After a period of turbulence, Frenchman Arsene Wenger was confirmed as Arsenal's new manager at the end of September 1996. Wenger set about transforming Arsenal's traditional cautious playing style. In 1998 Arsenal won the double for the second time, eclipsing Manchester United after trailing them by 13 points in January. The second half of the double, the FA Cup, was achieved with a comfortable 2-0 win against Newcastle at Wembley in May. The following season Arsenal fell just short of repeating their triumph, losing unluckily in the FA Cup semi-final in extra time to Manchester United and missing out on the title to the same deadly rivals by just one point. As the new millennium approached, the balance of power between Sir Alex Ferguson's Manchester United and Wenger's Arsenal tipped towards the Londoners.
In 2001 the crest was modified again for commercial reasons with solid yellow replacing the gold tones and the club motto rendered in clearer script to make the whole image easier to reproduce but this version was not applied to the team's shirts.
Because Arsenal's crest had evolved over many years, incorporating design elements from several sources, the club was unable to register copyright. To overcome this and to emphasise the renaissance of the club, a new crest was introduced in 2002, which combined Arsenal's traditional colours with metallic gold, all of which would be featured in Nike's kits over the following seasons.
Another double was achieved in 2002 and in 2004, the Gunners won the Premiership title without being defeated, a feat that has not been achieved since Preston North End won the first ever League title in 1888, undefeated in 18 games. Arsenal were unbeaten in 38 League matches. A year later club won the FA Cup in a penalty shoot-out against Manchester United, the first time the competition had been decided in this way.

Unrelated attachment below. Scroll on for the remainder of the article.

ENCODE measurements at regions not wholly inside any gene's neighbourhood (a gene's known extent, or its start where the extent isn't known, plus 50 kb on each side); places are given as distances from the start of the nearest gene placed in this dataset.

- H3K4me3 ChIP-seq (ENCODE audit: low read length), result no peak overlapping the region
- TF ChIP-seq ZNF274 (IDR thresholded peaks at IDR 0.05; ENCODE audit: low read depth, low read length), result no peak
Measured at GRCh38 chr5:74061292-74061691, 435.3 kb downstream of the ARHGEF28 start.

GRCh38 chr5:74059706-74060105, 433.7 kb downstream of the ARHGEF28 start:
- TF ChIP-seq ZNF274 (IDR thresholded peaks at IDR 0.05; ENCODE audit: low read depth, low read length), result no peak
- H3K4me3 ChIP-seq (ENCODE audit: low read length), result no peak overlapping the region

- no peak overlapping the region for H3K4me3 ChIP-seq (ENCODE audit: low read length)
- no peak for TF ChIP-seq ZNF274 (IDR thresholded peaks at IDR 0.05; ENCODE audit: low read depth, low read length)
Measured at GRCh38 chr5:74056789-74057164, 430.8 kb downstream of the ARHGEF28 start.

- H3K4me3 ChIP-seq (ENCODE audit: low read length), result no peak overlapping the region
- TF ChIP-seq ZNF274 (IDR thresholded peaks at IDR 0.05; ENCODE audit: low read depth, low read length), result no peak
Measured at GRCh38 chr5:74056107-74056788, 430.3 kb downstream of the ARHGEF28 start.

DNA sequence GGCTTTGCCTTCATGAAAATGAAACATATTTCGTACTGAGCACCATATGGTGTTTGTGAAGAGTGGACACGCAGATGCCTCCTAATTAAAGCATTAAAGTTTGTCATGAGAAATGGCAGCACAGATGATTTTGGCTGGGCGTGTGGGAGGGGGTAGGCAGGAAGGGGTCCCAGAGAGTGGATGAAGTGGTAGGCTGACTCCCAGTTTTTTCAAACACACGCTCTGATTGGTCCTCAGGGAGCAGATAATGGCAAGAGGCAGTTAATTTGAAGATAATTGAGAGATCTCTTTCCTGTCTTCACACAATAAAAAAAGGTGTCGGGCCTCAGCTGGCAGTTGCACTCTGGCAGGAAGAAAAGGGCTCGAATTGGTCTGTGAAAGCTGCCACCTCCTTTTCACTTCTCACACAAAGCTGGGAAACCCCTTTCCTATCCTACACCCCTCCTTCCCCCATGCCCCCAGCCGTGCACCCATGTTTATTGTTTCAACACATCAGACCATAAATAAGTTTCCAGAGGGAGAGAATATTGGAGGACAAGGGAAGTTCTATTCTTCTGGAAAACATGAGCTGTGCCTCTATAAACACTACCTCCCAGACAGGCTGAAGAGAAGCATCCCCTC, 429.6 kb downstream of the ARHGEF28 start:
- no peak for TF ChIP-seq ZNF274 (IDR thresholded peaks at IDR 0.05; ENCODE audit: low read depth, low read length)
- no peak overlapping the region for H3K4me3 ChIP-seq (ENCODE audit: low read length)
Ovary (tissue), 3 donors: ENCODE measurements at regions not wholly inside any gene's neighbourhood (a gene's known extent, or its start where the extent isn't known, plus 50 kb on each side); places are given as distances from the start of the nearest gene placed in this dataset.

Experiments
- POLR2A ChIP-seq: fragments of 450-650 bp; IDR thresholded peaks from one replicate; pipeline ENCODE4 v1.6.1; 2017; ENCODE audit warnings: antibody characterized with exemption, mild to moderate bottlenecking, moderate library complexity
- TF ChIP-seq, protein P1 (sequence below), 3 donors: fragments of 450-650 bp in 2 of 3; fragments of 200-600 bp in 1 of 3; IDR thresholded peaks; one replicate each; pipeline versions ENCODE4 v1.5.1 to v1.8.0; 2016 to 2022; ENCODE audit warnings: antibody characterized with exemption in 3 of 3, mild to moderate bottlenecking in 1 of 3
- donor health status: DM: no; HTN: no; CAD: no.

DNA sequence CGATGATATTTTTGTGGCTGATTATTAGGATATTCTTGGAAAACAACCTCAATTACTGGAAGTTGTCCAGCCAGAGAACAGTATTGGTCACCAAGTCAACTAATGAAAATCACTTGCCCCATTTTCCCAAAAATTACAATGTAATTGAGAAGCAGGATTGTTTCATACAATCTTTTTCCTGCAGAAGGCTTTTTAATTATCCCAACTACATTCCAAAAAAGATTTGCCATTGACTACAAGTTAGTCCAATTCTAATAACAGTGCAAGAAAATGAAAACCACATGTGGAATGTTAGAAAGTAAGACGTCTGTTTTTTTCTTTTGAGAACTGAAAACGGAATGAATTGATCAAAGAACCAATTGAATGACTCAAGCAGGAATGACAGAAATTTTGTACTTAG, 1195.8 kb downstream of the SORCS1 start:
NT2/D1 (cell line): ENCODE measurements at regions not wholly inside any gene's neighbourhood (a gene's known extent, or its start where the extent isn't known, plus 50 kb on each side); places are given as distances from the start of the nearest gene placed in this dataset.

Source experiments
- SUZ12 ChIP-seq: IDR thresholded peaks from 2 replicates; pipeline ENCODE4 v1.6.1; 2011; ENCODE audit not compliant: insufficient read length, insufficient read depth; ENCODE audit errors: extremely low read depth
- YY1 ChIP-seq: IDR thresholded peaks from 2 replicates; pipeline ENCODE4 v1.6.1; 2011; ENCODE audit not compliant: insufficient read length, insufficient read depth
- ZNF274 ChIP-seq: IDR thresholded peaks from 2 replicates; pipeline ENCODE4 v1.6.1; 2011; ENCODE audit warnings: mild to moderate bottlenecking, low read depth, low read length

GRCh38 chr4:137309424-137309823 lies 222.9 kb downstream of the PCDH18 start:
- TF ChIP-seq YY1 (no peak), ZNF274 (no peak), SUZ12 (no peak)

In June 2005 the club announced that they would play in dark "red currant" jerseys for one season to mark their last season at Highbury. The marketing campaign asserted that the colour was based on the dark, plum coloured shirts worn when the team moved to north London, with a poorly colourised team photograph from the period in support. With help from Mark Andrews and others, HFK is now convinced that there is no truth in this story and the team has always worn bright red shirts. The dark appearance of their early tops is due to the photographic emulsions in use at the time, which were over sensitive to red light.
The following season a more traditional strip was introduced, restoring white sleeves (with metallic gold trim on the body) and in 2008, Nike took something of a risk by reintroducing predominently red shirts with white and "red currant" trim.
Nike's 2010 strip marked a popular return to tradition with a recreation of the iconic shirt from the Seventies, matched by a similarly bold but simple outfit for the club's 125th anniversary in 2011-12. For this occasion a special crest was introduced. This featured 15 oak leaves (representing the fifteen founders of the club who met in the Royal Oak public house), 15 laurel leaves (taken from the threepenny bits each paid to establish the club) and the club's first motto, "Forward."
Back-to-back FA Cup wins in 2014 and 2015 meant that Arsenal had won the trophy for a record 12 times while Arsene Wenger equalled the individual record of Aston Villa's manager George Ramsay, set between 1887 and 1920, of six wins. An indifferent 2016-17 season put Wenger's future in doubt but when his team secured yet another FA Cup, the board renewed his contract without demur. After another unspectacular league performance the following season (albeit they did qualify for Europe), Wenger announced he would leave the club in April after 22 years in charge. He received a standing ovation from supporters when he entered the field of play for his final home match in charge. His place was taken by the Spanish manager, Unai Emery.
You are welcome to Contact Me with corrections and additions.
- a The Official Illustrated History of Arsenal (Phil Soar & Martin Tyler 1998)
- b Photograph - source unknown
- c empics
- d www.sporting-heroes.net
- e www.arsenal.com
- f Football Focus
- g Kuen-Wah Cheung
- h Pete's Picture Palace
- i Association of Football Statisticians - provided by Pete Wyatt
- j Pete's Picture Palace
- k The Big Book of Football Champions 1960-61 provided by Simon Monks
- l Dick Waite
- m Simon Monks
- n Keith Ellis (HFK Research Associate)
- o Christopher Worrall
- p Jonathon Russell
- q Andy Potts
- r Tony Sealey
- s Mark Andrews & Andy Kelly The Arsenal History
- t Stein Jacobsen
- u Arsenal One Two Five
- v FA Year Book 1963-64
- w Arsenal Obsessed
- x BFI Newsreel clip submitted by Tony Sealey
- y Illustrated Sporting & Dramatic News (10 December 1892) submitted by Richard Essen
- z Football and the First World War